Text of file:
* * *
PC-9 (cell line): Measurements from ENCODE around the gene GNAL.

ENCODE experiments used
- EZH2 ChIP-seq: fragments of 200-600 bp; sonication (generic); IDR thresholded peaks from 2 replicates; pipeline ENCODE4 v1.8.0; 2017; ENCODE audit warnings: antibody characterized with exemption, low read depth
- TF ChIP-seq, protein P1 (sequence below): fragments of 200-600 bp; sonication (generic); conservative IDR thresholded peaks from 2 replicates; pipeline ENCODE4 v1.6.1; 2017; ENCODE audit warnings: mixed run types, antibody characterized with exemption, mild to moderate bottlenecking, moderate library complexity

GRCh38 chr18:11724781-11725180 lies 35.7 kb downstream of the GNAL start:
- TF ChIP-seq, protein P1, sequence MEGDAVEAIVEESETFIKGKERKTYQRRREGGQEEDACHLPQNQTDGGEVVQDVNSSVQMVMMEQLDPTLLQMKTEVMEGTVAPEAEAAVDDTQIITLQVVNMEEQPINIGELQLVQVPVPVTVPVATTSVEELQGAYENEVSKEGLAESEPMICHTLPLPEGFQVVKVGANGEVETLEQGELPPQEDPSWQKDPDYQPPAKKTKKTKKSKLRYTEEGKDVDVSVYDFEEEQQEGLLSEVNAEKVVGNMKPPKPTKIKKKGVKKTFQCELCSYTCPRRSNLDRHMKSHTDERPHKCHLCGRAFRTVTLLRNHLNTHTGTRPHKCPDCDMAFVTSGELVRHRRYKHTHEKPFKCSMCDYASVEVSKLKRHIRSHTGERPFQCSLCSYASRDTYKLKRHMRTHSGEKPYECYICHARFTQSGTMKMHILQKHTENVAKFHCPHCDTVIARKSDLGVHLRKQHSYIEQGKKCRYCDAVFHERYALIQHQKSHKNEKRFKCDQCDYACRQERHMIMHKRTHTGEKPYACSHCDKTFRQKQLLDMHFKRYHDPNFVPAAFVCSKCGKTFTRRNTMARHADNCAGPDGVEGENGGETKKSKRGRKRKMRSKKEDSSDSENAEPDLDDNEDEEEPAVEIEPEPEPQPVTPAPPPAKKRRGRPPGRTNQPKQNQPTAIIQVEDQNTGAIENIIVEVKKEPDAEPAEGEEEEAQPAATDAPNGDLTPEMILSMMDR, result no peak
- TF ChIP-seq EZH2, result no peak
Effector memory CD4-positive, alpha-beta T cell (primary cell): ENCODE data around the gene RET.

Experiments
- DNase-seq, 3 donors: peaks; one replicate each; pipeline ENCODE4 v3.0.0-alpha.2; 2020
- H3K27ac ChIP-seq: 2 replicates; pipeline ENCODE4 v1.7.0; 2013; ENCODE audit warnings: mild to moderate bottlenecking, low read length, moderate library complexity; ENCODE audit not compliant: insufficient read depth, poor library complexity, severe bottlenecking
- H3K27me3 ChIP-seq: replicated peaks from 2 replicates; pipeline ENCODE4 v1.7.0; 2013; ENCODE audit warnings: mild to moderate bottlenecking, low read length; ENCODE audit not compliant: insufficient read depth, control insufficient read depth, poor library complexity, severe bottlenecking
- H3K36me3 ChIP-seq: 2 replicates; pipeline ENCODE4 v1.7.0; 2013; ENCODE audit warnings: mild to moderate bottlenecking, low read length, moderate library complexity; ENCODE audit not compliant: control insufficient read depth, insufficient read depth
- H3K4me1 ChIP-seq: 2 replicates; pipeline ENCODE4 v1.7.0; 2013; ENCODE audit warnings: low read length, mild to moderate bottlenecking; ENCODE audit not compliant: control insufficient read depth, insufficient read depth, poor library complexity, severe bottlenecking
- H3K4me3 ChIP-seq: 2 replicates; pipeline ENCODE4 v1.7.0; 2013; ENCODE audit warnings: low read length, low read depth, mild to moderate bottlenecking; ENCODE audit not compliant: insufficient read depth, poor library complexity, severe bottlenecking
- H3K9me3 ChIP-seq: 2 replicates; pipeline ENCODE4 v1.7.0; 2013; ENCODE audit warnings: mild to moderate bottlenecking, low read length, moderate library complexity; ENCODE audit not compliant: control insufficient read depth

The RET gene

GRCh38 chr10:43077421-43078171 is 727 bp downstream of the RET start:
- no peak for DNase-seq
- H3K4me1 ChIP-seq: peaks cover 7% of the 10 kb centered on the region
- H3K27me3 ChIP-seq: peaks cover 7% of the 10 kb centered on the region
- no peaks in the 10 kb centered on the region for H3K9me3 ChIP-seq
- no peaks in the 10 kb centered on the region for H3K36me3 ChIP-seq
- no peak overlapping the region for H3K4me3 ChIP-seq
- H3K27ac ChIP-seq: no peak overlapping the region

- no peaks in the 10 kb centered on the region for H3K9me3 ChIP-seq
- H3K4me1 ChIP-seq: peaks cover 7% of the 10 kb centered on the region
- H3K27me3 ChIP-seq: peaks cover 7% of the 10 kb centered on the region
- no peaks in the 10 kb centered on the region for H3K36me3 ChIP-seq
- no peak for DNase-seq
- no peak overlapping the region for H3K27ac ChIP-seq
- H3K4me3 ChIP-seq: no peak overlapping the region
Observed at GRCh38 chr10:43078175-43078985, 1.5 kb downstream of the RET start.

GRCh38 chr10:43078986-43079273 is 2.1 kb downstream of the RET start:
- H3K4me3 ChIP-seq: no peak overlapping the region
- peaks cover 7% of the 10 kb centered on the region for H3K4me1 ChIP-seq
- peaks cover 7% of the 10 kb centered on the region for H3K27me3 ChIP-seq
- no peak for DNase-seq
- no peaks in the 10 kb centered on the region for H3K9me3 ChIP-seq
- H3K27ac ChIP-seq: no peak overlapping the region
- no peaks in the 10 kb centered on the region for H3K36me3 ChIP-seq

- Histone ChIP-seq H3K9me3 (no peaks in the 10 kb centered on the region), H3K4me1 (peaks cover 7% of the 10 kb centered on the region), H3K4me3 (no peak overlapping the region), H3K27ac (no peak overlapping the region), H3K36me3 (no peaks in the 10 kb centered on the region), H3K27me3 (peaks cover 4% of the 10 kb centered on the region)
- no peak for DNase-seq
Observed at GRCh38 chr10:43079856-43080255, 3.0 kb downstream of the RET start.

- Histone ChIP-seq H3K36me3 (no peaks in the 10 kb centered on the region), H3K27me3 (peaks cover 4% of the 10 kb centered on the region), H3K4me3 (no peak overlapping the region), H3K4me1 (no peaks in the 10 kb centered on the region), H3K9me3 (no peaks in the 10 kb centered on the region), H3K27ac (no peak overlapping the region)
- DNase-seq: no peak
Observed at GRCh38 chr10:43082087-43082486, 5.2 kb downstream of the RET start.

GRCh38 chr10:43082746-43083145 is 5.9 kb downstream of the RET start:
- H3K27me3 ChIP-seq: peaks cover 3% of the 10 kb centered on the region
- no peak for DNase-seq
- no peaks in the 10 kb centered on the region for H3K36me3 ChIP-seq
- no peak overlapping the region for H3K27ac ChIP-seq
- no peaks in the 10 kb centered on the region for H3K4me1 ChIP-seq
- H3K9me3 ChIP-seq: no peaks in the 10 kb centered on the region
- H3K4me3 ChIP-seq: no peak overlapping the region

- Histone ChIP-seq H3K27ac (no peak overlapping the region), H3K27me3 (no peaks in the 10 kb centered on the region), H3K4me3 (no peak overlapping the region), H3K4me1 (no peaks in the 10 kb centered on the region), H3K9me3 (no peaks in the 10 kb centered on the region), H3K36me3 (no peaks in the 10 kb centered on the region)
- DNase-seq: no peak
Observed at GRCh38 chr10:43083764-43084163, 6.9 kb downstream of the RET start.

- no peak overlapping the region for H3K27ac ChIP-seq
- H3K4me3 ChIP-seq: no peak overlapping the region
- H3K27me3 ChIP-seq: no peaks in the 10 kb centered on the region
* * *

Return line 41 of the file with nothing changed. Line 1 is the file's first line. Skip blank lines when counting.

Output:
- no peaks in the 10 kb centered on the region for H3K36me3 ChIP-seq